Follow in Nigel's Footsteps

Saturday, 29 August 2015

Da da da da da da da da BATMAN!!!!

I've had a long-term interest in our native bats and this week I took a step nearer to learning more about them with the acquisition of a bat detector. I'd been thinking about it for ages and always been put off a bit by the price and confusing amount of information out there on the web but I finally found one I liked the look of and I have to say, I haven't been disappointed yet!

I went for an Echo Meter Touch by Wildlife Acoustics, a really neat little device not much bigger than a match box that plugs into the newer iPads and iPhones and, together with their App, can record and identify species live in the field (currently 25 European species as well as those for North America and the Neotropics). I'm sure it's not going to be 100% accurate all of the time but provided you get a clear recording of a bat on the move (rather than just emerging from its roost where the calls are different), it does have a very good success rate at identifying the species in question. I've also downloaded BatExplorer, a free piece of echo location ID software where I can import and double check the .wav files for species accuracy. Needless to say if you don't have an iPad or iPhone it would be prudent to look at other options as buying either one to use with this kit will rocket the price considerably.

So far I've recorded the following species from my garden at Whitestaunton:

Common pipistrelle Pipistrellus pipistrellus
Soprano pipistrelle Pipistrellus pygmaeus
Common noctule Nyctalus noctula
Serotine Eptesicus serotinus
Leisler's bat Nyctalus leisleri

It's surprising how quickly you get to recognise the calls coming through the speaker of the detector. The 'clip clop' sound of a passing Common noctule is not unlike a horse trotting up the road and pipistrelles are also distinctive. Five out of eighteen isn't a bad start and I have a feeling I'm going to be logging a lot of bat calls in lots of different habitats next year. Below is a recording of a Serotine made a few nights ago in the garden - it's only brief and I recommend turning the volume up a bit:

Serotine Eptesicus serotinus, Whitestaunton: 27 August, 2015

Sunday, 23 August 2015

Vespula germanica...

I've only just started really getting into wasps. Like most people I usually find myself swatting them away from food and drink when eating alfresco and until recently I never gave them the time of day they deserve. Of the 10 or so species in the Vespinae family, I've only seen (and been stung by) two (as far as I know). Vespula germanica is one of our commonest species and the only one I've made the effort to identify before. The fallen fruit in the garden is now attracting quite a few and I'm hoping for something different soon. But until then, I'll make do with these. The abdominal pattern is quite distinctive and the face pattern clinches it. They really are striking when you look at them closely.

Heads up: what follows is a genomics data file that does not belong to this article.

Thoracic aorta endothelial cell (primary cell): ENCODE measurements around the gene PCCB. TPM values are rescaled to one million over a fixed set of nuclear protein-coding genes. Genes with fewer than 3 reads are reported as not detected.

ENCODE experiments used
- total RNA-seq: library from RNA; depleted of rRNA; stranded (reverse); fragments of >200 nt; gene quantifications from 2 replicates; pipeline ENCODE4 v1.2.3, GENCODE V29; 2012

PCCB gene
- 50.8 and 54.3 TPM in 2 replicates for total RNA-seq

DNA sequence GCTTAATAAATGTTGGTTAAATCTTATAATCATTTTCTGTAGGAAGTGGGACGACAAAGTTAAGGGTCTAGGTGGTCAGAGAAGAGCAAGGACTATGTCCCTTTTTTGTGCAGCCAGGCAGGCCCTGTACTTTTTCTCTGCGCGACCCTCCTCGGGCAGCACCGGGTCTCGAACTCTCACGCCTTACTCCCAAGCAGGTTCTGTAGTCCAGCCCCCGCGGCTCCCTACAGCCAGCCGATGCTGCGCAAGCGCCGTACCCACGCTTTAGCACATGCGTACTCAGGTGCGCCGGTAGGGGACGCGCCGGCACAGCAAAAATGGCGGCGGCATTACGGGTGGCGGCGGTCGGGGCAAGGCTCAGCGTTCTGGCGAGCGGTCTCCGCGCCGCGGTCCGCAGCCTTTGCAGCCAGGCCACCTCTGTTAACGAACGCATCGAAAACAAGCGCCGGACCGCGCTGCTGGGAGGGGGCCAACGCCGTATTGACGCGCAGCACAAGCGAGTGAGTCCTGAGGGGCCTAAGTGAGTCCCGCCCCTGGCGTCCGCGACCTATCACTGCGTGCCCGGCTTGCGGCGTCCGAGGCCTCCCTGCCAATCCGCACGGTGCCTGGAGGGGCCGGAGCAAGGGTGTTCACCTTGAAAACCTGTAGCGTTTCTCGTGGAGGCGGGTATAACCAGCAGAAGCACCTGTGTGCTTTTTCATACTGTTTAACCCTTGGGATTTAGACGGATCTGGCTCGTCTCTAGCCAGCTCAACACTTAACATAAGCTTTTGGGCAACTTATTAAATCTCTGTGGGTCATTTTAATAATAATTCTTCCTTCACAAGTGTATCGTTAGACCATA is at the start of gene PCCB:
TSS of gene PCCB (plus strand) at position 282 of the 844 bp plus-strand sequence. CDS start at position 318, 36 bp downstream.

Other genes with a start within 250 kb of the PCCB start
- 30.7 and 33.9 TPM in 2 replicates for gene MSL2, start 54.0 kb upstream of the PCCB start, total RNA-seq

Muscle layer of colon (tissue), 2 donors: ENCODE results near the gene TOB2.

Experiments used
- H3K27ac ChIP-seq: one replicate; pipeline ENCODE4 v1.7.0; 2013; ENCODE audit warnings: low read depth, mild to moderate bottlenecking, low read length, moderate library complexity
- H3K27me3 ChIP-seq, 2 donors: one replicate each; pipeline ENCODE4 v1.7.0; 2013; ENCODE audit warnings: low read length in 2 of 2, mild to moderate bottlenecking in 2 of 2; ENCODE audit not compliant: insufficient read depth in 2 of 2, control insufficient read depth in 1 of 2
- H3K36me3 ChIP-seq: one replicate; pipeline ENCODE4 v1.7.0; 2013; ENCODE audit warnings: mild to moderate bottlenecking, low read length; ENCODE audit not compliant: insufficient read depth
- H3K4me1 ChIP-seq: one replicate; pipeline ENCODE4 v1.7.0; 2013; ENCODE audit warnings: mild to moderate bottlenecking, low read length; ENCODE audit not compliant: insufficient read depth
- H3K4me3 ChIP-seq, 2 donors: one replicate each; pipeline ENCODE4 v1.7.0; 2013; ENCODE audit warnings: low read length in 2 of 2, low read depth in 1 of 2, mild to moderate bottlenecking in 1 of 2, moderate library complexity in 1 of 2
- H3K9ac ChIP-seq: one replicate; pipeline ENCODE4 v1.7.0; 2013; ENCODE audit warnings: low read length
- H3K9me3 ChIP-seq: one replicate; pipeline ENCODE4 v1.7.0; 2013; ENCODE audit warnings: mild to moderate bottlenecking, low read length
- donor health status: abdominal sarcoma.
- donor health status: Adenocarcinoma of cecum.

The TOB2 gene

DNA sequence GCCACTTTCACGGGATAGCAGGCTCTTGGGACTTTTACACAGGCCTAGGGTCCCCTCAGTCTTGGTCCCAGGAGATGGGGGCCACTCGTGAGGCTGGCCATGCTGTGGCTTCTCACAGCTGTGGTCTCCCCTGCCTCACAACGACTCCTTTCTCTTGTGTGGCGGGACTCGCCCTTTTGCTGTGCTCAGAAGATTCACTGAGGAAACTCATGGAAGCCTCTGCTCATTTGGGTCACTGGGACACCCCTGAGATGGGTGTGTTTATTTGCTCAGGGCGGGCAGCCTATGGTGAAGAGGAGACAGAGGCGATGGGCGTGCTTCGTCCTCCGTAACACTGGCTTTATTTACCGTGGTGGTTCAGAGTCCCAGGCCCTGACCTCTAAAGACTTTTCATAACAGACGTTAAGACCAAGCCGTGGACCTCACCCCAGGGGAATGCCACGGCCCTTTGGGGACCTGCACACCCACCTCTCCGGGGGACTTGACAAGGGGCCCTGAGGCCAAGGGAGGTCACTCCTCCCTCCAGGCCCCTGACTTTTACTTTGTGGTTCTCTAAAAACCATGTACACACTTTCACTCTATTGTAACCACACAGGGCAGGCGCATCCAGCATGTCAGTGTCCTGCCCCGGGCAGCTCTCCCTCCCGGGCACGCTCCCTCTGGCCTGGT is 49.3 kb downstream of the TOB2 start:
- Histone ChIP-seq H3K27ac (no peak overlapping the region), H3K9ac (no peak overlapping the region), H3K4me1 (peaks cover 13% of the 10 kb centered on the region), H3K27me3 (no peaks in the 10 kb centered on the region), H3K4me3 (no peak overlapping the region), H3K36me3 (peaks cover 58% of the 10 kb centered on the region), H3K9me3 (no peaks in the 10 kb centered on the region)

Vespula germanica: R Harris
Vespula germanica: R Harris
Vespula germanica: R Harris
Vespula germanica: R Harris
Vespula germanica: R Harris
ID chart courtesy of BWARS:

Photo by (C) Josef Dvorak www.biolib.cz for BWARS

Also of interest in the garden today was this Southern Aeshna Aeshna cyanea:

Aeshna cyanea: R. Harris
Aeshna cyanea: R. Harris
And a few distinctive flies (thanks for the ID's Dave):

Chrysotoxum bicinctum: R Harris
Mesembrina meridiana: R Harris
Chrysotoxum bicinctum: R. Harris

Thursday, 20 August 2015

Meare Heath Lagoon...

A great place for wildlife but a bit of a zoo at the weekends. Natural England have marketed this part of the Somerset Levels to death. Fortunately it's a little quieter during the week and the prospect of seeing a Bluethroat (very rare in Somerset) was enough to lure Dave Helliar out to take a look. The Bluethroat never materialised unfortunately but the spectacle of no less than TEN Great White Egrets must have been a sight to behold! Even rarer than that Dave photographed a large female adder, (first this year!) basking on the side of the track and not taking a blind bit of notice of the passing birders.

Some of the Great White Egrets, Meare Heath Lagoon:
Dave Helliar
Adder Vipera berus, female: Dave Helliar
Adder Vipera berus, female: Dave Helliar
Adder Vipera berus, female: Dave Helliar
Water Shrew Neomys fodiens: Dave Helliar
Water Shrew Neomys fodiens: Dave Helliar
Closer to home were two Common Lizards Zootoca vivipara, a Wheatear near Chard and a Little Stint at Black Hole Marsh, Seaton along with a couple of Wood Sandpipers.

Common Lizard Zootoca vivipara: Dave Helliar
Common Lizard Zootoca vivipara: Dave Helliar
Common Lizard Zootoca vivipara: Dave Helliar
Little Stint, Black Hole Marsh: Dave Helliar
Wheatear: Dave Helliar

Saturday, 15 August 2015

Baird's Sandpiper...